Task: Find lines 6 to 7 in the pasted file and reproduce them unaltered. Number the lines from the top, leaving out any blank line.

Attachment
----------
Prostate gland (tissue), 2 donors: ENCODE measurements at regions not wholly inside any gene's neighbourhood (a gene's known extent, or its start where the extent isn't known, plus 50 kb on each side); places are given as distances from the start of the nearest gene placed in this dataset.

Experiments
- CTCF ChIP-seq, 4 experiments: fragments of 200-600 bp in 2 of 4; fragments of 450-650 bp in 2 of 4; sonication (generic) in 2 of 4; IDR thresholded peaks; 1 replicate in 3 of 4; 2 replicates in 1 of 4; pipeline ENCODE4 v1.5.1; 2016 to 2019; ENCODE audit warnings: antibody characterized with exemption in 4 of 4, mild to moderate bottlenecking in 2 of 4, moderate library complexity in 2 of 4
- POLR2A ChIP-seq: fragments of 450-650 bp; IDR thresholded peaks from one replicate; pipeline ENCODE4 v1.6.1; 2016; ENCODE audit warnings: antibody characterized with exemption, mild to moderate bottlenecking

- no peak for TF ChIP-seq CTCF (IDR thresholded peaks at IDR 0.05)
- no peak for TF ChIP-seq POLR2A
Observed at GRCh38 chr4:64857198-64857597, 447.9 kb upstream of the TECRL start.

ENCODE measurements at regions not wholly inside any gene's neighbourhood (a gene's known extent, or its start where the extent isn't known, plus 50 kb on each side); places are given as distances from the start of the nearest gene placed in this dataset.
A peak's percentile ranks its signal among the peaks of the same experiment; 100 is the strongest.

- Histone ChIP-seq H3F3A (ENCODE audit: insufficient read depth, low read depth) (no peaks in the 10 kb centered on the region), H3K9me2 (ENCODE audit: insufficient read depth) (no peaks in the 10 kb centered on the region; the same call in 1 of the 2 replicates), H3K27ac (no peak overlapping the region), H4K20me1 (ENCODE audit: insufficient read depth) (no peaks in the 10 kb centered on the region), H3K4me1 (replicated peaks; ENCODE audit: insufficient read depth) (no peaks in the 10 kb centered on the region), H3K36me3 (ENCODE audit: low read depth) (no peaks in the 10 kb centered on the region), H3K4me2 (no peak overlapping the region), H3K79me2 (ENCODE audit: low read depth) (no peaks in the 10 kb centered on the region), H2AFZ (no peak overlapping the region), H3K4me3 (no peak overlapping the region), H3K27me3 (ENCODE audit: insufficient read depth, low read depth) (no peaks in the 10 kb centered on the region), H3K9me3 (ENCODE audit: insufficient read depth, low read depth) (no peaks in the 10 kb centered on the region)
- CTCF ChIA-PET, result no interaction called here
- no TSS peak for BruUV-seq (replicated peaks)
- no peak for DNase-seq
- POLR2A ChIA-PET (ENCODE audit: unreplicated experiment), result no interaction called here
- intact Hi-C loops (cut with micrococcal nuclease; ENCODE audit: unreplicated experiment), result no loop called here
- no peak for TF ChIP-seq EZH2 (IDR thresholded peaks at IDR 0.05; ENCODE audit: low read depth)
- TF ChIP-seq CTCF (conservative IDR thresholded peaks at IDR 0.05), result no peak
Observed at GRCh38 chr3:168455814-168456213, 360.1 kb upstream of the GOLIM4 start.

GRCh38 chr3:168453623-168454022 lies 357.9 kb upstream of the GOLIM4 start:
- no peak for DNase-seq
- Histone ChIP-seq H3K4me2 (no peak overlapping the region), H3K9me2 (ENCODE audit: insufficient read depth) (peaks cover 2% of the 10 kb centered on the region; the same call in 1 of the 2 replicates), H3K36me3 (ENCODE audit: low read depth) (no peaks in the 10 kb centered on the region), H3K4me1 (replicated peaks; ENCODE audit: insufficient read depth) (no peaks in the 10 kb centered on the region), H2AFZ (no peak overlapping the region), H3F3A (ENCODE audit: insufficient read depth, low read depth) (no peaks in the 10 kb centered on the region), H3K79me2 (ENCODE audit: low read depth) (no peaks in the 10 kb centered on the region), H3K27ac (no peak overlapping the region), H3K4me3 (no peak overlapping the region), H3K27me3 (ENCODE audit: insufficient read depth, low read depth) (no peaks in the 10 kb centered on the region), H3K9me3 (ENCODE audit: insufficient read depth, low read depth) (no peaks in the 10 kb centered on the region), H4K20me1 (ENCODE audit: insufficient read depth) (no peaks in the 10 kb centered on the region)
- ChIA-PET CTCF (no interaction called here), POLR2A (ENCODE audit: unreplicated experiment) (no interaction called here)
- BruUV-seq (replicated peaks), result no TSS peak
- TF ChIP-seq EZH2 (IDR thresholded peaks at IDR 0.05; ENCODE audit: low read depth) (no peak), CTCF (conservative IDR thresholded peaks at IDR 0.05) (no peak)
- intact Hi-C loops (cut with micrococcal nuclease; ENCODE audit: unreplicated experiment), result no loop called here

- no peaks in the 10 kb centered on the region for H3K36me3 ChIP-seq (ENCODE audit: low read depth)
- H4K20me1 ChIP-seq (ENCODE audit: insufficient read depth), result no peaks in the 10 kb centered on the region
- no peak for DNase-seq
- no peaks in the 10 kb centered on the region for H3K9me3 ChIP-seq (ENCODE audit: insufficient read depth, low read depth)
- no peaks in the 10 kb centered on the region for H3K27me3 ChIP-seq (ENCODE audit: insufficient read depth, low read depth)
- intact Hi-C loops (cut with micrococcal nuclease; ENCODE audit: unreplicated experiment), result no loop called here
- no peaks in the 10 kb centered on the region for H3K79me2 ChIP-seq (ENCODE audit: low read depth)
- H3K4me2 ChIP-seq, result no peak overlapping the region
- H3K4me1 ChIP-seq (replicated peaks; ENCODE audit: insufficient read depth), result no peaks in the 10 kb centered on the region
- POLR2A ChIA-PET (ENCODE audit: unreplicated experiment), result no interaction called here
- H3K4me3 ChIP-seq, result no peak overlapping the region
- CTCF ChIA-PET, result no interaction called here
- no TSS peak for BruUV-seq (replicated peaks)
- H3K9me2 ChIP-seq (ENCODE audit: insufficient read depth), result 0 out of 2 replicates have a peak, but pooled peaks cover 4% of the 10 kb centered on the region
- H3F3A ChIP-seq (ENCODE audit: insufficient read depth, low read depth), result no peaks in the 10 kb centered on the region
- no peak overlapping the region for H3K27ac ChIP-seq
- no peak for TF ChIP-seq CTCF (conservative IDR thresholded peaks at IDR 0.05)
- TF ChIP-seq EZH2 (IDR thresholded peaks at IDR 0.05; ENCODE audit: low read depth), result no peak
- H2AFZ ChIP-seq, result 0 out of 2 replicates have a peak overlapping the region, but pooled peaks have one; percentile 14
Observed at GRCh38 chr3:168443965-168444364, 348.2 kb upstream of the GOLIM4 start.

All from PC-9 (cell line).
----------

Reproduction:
- no peak for TF ChIP-seq POLR2A
Observed at GRCh38 chr4:64857198-64857597, 447.9 kb upstream of the TECRL start.